The Congressional Budget Office, which is Congress’ official budgetary scorekeeper, has determined that the bipartisan bill would add at least $256 billion to the debt over 10 years. Outside groups, after sifting through the CBO’s assumptions, have said the actual impact would be even higher. The Committee for a Responsible Federal Budget, a fiscally conservative group, calculated that indirect spending increases contained in the bill would push that figure to just shy of $400 billion over 10 years. (There are additional revenue streams not considered in CBO’s analysis that could ease the fiscal imbalance, such as the reallocation of unused funds from coronavirus relief legislation or unused unemployment insurance.)
The second piece of legislation, the "human infrastructure" bill, isn’t finalized yet, so it’s impossible to know whether it will end up fully paid for. But as challenging as it would be to fully pay for a bill estimated to cost between $1.5 trillion and $3.5 trillion, the second bill would actually have to include $400 billion in excess revenue if it is going to cover the revenue shortfall from the bipartisan infrastructure bill.
If it doesn’t, then the bills collectively would add to the federal debt and require a debt ceiling increase, sooner or later.
In addition, even if the bills are fully paid for over 10 years, which is the standard CBO yardstick, new spending may exceed new revenues for a portion of that decade before they end up in balance, Ellis said.
It’s worth noting that, compared to the size of the federal debt, the additional pressure from even two big bills like Biden’s would be modest, said Paul N. Van de Water, a senior fellow at the liberal Center on Budget and Policy Priorities. "This increase is small compared to the $12 trillion in debt that would be added in those years" under existing obligations, Van de Water said.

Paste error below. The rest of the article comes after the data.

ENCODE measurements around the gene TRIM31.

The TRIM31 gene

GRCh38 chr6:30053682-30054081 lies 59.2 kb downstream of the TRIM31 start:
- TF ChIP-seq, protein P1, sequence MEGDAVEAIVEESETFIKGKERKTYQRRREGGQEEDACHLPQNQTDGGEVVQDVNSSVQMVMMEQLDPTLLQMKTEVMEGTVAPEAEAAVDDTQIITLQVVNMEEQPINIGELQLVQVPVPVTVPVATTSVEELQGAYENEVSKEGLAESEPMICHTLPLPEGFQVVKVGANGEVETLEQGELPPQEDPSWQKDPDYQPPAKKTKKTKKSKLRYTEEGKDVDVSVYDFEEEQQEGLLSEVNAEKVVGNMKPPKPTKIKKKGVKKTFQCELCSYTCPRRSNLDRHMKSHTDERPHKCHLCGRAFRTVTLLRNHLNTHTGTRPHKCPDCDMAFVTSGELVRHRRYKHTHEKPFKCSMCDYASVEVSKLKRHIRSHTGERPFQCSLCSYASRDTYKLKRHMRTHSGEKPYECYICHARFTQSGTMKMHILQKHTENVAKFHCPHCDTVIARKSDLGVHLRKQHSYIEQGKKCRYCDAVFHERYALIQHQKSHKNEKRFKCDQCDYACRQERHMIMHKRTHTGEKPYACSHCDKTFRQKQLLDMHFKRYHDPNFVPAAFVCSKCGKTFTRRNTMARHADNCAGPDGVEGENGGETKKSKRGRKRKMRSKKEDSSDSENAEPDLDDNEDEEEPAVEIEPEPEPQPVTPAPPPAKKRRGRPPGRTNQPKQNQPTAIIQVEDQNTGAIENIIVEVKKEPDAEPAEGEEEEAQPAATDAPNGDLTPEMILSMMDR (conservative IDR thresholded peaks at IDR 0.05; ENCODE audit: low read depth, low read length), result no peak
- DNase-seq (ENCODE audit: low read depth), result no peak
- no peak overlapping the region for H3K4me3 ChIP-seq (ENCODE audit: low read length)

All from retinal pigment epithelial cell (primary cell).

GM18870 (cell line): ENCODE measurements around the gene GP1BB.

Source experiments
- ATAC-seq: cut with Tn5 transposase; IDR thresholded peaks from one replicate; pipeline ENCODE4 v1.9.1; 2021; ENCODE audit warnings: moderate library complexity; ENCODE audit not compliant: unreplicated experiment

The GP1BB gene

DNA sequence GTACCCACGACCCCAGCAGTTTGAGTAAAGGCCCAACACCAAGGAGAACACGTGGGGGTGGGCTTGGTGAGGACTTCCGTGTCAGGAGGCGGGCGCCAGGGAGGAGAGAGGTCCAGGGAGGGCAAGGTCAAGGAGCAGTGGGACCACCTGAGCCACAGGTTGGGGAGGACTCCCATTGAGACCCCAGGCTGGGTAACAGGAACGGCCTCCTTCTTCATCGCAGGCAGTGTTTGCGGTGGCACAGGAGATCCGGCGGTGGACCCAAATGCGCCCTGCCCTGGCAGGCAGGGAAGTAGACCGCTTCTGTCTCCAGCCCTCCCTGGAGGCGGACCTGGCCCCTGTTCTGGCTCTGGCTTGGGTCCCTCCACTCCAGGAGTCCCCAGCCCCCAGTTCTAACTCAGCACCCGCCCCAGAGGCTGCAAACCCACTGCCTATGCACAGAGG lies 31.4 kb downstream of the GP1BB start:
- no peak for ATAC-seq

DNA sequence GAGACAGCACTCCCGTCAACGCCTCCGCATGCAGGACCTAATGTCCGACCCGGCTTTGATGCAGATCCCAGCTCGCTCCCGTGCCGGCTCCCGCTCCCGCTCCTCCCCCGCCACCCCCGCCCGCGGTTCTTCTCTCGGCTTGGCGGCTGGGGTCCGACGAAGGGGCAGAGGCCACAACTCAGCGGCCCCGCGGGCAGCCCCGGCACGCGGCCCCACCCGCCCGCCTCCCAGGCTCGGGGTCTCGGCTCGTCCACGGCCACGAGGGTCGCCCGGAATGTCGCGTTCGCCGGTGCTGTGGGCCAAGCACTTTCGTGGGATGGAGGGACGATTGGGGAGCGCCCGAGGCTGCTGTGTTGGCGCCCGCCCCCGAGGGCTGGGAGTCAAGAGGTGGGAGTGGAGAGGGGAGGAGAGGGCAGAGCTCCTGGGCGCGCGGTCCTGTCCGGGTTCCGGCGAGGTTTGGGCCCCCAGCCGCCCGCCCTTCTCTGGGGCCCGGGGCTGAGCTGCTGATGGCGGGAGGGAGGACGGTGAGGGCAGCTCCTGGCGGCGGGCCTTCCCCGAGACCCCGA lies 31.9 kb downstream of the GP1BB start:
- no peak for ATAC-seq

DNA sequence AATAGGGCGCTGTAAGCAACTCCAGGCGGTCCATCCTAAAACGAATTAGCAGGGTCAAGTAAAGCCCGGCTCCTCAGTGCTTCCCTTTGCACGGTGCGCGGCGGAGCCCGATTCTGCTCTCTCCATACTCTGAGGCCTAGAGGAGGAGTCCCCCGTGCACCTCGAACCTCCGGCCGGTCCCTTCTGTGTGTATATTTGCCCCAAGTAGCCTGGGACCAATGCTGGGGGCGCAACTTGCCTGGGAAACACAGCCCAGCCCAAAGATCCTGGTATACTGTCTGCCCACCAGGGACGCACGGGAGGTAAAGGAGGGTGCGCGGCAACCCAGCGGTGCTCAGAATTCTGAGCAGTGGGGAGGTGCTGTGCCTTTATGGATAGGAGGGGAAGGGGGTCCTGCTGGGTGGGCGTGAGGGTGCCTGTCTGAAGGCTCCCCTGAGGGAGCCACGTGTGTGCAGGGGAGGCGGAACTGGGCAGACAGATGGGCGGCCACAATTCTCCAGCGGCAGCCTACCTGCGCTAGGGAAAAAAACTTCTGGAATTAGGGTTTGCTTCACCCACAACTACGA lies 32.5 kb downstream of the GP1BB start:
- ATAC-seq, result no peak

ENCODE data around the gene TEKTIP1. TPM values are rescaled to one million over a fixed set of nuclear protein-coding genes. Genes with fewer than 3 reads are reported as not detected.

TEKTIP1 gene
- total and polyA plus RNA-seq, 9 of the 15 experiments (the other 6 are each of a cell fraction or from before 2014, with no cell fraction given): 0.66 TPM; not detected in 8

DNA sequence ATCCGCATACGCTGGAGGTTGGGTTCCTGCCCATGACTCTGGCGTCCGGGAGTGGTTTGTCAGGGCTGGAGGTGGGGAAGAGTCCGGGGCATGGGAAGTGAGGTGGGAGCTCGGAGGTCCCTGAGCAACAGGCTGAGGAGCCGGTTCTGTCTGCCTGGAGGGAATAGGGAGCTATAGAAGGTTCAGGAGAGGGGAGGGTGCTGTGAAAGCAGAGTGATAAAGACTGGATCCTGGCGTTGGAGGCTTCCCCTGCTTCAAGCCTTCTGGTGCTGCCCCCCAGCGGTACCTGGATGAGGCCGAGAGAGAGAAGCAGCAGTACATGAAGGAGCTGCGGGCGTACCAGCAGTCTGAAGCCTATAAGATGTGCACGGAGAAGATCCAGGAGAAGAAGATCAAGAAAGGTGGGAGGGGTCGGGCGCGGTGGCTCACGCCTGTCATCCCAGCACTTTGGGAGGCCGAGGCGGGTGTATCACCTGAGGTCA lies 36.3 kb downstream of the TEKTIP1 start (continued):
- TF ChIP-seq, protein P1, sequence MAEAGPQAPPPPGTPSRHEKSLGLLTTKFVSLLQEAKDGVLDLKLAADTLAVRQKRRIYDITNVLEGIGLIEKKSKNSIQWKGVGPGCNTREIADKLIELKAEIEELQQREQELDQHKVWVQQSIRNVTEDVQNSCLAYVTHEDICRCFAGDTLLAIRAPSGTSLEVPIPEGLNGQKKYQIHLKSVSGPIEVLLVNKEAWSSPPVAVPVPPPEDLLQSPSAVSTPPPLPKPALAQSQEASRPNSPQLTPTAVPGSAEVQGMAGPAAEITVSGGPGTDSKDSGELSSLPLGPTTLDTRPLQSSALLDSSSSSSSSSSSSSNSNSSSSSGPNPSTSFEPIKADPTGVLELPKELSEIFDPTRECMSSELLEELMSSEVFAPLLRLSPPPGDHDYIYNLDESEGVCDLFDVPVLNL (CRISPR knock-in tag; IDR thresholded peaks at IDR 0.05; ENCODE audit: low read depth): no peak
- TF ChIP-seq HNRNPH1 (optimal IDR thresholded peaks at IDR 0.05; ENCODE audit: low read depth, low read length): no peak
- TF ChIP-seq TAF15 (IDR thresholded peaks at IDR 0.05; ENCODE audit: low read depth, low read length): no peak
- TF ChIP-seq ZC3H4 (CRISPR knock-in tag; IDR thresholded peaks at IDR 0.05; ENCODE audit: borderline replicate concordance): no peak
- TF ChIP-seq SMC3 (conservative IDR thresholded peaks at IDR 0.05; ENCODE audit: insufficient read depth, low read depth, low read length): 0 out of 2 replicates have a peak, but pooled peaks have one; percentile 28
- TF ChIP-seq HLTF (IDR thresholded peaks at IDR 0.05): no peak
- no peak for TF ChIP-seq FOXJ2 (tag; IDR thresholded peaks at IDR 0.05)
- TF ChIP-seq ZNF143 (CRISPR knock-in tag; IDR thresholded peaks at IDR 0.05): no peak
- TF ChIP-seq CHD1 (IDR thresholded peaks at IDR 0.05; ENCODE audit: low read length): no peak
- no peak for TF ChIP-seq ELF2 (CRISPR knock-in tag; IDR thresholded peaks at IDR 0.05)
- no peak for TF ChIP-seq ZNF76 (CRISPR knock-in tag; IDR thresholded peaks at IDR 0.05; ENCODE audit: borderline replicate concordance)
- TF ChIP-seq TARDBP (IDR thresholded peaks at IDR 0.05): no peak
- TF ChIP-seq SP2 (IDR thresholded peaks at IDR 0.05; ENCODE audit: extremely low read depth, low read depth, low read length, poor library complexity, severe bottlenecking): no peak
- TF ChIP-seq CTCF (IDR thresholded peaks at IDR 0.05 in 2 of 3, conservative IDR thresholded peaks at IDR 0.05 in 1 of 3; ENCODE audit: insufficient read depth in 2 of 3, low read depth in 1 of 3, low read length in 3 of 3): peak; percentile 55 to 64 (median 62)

It’s also important to remember that, unless lawmakers get rid of the debt ceiling mechanism altogether, it will continue to crop up periodically based on ongoing spending requirements having nothing to do with Biden’s proposals.
"The debt ceiling will have to be raised periodically as long as the federal government continues to run deficits, which is likely to be for the foreseeable future," Van de Water said. Federal borrowing needs are determined by "the underlying tax and spending legislation — almost all of which, like Social Security and Medicare, is already in place."
For this, both parties are responsible, experts say. Much of the recent growth in the debt stems from bipartisan coronavirus relief, while some came from the 2017 GOP-backed tax cut and some stemmed from the 2021 Democratic-backed American Rescue Plan.
"Neither party can credibly claim the debt is solely the other party’s fault or the other party’s responsibility," the Committee for a Responsible Federal Budget wrote.
Biden said, "Raising the debt limit is paying our old debts. It has nothing to do with new spending."
New spending initiatives, such as the two bills Biden is currently backing in Congress, were not the immediate cause of the debt limit increase that Democrats in Congress enacted. But if they become law, they will likely increase the fiscal pressure on the U.S. and add to the need to increase the debt ceiling in the future.
The statement is accurate but needs clarification or additional information. We rate the statement Mostly True.
White House, "Remarks by President Biden on the Need to Raise the Debt Ceiling," Oct. 6, 2021
Congressional Budget Office, "Senate Amendment 2137 to H.R. 3684, the Infrastructure Investment and Jobs Act, as Proposed on August 1, 2021," Aug. 9, 2021
Committee for a Responsible Federal Budget, "Infrastructure Plan Will Add $400 Billion to the Deficit, CBO Finds," Aug. 5, 2021
Office of Management and Budget, president’s budget proposal, fiscal year 2022
PolitiFact, "The looming debt-ceiling showdown: What you need to know," Sept. 22, 2021
Washington Post Fact Checker, "Biden’s claim that his spending plan ‘costs zero dollars,’" Sept. 28, 2021
FactCheck.org, "Debt Limit Q&A," Sept. 22, 2021
Email interview with Paul N. Van de Water, senior fellow at the Center on Budget and Policy Priorities, Oct. 12, 2021
Email interview with Steve Ellis, president of Taxpayers for Common Sense, Oct. 12, 2021